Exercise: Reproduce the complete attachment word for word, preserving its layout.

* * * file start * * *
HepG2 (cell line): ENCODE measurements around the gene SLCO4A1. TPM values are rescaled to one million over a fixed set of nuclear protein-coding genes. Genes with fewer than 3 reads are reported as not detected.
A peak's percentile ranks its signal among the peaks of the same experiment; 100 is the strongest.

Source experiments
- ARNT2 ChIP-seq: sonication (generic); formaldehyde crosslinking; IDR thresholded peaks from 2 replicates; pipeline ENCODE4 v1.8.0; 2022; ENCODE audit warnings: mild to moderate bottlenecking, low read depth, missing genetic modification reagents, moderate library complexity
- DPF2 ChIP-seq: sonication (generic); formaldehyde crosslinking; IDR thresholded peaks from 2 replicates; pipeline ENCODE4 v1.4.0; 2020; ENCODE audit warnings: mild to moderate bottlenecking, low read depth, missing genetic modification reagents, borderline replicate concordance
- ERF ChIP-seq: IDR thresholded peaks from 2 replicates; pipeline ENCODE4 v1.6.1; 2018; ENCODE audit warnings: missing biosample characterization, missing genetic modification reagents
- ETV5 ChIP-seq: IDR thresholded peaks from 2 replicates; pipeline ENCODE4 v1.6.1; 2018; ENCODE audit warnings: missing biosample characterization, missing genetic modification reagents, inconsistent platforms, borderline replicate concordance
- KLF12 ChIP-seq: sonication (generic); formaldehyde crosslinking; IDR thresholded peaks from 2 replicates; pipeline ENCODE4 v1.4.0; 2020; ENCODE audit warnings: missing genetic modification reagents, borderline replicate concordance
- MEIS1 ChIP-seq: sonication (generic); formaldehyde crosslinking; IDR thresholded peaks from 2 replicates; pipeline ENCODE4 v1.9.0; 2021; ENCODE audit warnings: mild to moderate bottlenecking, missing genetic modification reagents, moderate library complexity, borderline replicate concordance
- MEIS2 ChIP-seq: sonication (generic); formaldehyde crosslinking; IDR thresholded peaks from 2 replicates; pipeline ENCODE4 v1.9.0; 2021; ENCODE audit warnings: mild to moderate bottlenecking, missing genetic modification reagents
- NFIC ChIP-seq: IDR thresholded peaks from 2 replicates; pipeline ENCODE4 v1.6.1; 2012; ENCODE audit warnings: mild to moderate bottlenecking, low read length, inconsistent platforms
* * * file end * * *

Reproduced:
HepG2 (cell line): ENCODE measurements around the gene SLCO4A1. TPM values are rescaled to one million over a fixed set of nuclear protein-coding genes. Genes with fewer than 3 reads are reported as not detected.
A peak's percentile ranks its signal among the peaks of the same experiment; 100 is the strongest.

Source experiments
- ARNT2 ChIP-seq: sonication (generic); formaldehyde crosslinking; IDR thresholded peaks from 2 replicates; pipeline ENCODE4 v1.8.0; 2022; ENCODE audit warnings: mild to moderate bottlenecking, low read depth, missing genetic modification reagents, moderate library complexity
- DPF2 ChIP-seq: sonication (generic); formaldehyde crosslinking; IDR thresholded peaks from 2 replicates; pipeline ENCODE4 v1.4.0; 2020; ENCODE audit warnings: mild to moderate bottlenecking, low read depth, missing genetic modification reagents, borderline replicate concordance
- ERF ChIP-seq: IDR thresholded peaks from 2 replicates; pipeline ENCODE4 v1.6.1; 2018; ENCODE audit warnings: missing biosample characterization, missing genetic modification reagents
- ETV5 ChIP-seq: IDR thresholded peaks from 2 replicates; pipeline ENCODE4 v1.6.1; 2018; ENCODE audit warnings: missing biosample characterization, missing genetic modification reagents, inconsistent platforms, borderline replicate concordance
- KLF12 ChIP-seq: sonication (generic); formaldehyde crosslinking; IDR thresholded peaks from 2 replicates; pipeline ENCODE4 v1.4.0; 2020; ENCODE audit warnings: missing genetic modification reagents, borderline replicate concordance
- MEIS1 ChIP-seq: sonication (generic); formaldehyde crosslinking; IDR thresholded peaks from 2 replicates; pipeline ENCODE4 v1.9.0; 2021; ENCODE audit warnings: mild to moderate bottlenecking, missing genetic modification reagents, moderate library complexity, borderline replicate concordance
- MEIS2 ChIP-seq: sonication (generic); formaldehyde crosslinking; IDR thresholded peaks from 2 replicates; pipeline ENCODE4 v1.9.0; 2021; ENCODE audit warnings: mild to moderate bottlenecking, missing genetic modification reagents
- NFIC ChIP-seq: IDR thresholded peaks from 2 replicates; pipeline ENCODE4 v1.6.1; 2012; ENCODE audit warnings: mild to moderate bottlenecking, low read length, inconsistent platforms